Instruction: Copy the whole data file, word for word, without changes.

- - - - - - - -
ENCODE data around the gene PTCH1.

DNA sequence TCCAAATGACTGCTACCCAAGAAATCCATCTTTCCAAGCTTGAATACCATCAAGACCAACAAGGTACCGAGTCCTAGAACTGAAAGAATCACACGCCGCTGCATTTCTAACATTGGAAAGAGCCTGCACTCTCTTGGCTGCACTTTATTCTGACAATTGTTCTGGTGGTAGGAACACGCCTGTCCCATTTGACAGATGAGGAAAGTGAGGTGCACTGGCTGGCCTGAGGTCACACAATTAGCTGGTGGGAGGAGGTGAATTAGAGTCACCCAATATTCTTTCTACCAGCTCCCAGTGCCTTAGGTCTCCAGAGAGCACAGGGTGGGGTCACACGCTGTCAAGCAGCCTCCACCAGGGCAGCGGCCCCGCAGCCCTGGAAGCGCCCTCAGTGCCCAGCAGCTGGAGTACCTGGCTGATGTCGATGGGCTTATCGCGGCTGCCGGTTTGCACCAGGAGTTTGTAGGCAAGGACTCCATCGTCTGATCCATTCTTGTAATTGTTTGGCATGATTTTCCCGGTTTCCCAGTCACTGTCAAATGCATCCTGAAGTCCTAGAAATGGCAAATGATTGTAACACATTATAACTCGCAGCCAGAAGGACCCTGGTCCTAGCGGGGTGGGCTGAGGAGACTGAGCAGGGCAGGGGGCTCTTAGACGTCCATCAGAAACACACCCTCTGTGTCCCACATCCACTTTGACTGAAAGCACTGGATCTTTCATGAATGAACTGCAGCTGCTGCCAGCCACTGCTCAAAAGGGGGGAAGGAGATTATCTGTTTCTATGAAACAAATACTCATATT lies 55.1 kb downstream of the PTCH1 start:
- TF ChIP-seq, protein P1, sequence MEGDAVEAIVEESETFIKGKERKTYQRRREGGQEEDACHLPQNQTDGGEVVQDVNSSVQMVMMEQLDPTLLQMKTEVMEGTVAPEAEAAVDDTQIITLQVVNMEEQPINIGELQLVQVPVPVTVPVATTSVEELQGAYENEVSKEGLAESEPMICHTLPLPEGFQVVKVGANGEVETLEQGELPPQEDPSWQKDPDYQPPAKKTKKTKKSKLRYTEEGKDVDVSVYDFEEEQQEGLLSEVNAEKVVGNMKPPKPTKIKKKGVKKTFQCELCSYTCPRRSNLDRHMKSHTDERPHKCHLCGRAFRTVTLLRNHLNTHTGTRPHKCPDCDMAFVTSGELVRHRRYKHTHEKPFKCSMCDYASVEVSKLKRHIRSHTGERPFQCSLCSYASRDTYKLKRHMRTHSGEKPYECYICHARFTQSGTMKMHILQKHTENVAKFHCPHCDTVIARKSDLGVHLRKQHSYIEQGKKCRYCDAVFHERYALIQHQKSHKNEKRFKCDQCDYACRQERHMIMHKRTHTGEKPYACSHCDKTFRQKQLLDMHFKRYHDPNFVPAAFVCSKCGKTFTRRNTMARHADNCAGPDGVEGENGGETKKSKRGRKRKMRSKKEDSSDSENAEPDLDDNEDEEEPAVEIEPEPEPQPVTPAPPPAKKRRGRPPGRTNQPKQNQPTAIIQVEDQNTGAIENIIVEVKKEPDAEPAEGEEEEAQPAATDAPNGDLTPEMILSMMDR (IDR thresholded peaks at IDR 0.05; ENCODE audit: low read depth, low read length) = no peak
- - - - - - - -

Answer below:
ENCODE data around the gene PTCH1.

DNA sequence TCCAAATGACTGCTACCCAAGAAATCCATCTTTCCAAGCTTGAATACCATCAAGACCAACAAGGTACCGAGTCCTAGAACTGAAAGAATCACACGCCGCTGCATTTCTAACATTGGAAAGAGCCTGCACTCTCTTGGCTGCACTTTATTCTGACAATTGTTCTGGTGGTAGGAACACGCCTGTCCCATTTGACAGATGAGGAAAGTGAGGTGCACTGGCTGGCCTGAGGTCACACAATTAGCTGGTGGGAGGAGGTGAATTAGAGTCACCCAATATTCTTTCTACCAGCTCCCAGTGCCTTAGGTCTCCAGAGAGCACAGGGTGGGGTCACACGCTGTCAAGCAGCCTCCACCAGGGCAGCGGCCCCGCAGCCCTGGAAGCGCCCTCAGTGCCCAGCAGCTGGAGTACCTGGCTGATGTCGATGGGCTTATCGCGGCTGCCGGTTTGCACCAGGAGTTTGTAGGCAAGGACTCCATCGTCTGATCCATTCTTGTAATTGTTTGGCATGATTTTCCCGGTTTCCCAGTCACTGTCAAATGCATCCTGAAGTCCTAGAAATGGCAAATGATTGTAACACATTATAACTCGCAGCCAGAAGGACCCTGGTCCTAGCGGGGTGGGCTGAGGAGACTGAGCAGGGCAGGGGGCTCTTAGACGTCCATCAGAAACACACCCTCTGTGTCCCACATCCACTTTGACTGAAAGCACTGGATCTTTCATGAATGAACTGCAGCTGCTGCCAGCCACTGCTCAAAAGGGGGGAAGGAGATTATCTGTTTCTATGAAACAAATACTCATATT lies 55.1 kb downstream of the PTCH1 start:
- TF ChIP-seq, protein P1, sequence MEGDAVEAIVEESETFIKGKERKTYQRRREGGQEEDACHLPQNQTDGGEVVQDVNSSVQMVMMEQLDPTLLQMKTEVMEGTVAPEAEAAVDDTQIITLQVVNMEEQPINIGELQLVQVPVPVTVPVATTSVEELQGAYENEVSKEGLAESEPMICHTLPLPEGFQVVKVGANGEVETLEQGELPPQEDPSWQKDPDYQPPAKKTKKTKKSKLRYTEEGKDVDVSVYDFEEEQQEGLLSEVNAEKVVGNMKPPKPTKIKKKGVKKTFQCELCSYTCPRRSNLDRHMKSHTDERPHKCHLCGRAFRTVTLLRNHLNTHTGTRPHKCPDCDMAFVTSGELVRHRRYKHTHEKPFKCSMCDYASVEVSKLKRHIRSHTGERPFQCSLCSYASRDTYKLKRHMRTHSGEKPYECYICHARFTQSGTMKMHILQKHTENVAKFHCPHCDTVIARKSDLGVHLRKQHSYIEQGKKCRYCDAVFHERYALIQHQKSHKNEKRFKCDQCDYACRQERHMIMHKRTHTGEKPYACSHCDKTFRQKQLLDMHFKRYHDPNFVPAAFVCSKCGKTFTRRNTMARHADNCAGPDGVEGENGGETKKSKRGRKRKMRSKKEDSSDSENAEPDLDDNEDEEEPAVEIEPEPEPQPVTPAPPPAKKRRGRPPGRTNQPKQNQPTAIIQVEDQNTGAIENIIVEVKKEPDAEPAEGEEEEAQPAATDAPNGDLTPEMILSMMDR (IDR thresholded peaks at IDR 0.05; ENCODE audit: low read depth, low read length) = no peak